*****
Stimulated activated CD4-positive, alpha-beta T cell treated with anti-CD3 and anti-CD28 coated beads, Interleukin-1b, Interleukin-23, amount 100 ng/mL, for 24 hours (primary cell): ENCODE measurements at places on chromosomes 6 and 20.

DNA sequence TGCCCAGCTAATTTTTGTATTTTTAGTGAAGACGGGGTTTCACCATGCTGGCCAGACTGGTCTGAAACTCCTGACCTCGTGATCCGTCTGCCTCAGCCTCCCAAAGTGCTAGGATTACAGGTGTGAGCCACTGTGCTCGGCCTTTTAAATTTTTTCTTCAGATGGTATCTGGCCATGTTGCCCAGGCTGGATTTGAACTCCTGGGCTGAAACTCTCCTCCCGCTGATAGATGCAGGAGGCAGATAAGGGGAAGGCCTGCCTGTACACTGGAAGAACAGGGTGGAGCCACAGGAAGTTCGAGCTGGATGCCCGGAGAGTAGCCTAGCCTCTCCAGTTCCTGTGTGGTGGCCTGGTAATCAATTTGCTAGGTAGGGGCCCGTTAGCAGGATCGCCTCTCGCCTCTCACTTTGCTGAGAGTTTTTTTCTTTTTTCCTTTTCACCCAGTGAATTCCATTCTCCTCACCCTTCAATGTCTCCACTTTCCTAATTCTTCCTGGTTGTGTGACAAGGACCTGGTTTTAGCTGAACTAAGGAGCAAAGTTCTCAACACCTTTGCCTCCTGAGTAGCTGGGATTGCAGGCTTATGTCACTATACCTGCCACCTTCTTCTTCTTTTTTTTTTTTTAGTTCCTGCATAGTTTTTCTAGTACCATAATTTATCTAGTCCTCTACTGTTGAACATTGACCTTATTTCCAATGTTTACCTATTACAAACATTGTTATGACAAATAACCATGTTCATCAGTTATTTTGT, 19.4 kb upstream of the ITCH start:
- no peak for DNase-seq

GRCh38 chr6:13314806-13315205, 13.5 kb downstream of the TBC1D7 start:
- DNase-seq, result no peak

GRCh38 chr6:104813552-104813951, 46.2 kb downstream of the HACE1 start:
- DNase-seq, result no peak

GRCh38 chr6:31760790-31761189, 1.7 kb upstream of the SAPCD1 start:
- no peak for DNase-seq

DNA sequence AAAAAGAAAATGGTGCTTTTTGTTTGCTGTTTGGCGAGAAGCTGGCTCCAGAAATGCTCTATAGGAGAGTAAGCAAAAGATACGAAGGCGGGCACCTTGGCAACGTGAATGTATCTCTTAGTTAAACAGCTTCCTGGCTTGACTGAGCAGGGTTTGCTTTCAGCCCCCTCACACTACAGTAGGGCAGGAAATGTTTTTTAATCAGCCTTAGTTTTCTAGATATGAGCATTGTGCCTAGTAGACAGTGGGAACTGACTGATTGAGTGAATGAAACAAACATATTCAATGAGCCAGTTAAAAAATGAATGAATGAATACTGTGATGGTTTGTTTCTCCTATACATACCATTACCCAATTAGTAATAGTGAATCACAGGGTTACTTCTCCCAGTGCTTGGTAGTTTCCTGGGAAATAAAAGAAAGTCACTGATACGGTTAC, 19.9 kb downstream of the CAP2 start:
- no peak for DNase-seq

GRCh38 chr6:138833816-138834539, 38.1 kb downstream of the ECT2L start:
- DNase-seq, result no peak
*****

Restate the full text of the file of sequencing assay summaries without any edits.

Stimulated activated CD4-positive, alpha-beta T cell treated with anti-CD3 and anti-CD28 coated beads, Interleukin-1b, Interleukin-23, amount 100 ng/mL, for 24 hours (primary cell): ENCODE measurements at places on chromosomes 6 and 20.

DNA sequence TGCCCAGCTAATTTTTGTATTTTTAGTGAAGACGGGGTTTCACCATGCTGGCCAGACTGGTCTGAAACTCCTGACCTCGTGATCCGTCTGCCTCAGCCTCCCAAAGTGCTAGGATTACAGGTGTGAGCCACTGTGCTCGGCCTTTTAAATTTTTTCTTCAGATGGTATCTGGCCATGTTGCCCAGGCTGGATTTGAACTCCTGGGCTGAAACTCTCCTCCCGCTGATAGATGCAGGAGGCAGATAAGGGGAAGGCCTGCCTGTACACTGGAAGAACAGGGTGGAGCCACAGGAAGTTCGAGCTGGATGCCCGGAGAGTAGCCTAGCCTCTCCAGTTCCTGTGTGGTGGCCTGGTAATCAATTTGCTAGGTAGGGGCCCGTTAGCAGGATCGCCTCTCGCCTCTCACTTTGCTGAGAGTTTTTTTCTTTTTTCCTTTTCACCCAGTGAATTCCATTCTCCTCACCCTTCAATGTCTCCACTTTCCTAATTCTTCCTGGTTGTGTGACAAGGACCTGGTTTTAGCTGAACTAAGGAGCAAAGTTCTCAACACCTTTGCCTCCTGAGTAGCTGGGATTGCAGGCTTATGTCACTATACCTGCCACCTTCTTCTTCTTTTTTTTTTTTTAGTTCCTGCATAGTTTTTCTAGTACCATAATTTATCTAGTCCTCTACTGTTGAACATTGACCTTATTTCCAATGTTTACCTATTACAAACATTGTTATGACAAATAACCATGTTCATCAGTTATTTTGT, 19.4 kb upstream of the ITCH start:
- no peak for DNase-seq

GRCh38 chr6:13314806-13315205, 13.5 kb downstream of the TBC1D7 start:
- DNase-seq, result no peak

GRCh38 chr6:104813552-104813951, 46.2 kb downstream of the HACE1 start:
- DNase-seq, result no peak

GRCh38 chr6:31760790-31761189, 1.7 kb upstream of the SAPCD1 start:
- no peak for DNase-seq

DNA sequence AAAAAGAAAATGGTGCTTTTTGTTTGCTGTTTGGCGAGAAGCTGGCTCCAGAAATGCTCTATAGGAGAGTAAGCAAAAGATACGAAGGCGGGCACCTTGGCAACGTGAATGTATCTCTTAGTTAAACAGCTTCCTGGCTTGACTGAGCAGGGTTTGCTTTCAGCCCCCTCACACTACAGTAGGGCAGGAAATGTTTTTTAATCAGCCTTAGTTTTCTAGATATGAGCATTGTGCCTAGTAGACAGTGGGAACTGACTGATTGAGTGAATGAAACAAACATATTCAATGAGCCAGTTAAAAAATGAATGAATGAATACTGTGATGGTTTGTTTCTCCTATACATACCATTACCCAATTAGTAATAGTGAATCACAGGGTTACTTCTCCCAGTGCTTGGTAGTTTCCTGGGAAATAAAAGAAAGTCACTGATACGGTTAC, 19.9 kb downstream of the CAP2 start:
- no peak for DNase-seq

GRCh38 chr6:138833816-138834539, 38.1 kb downstream of the ECT2L start:
- DNase-seq, result no peak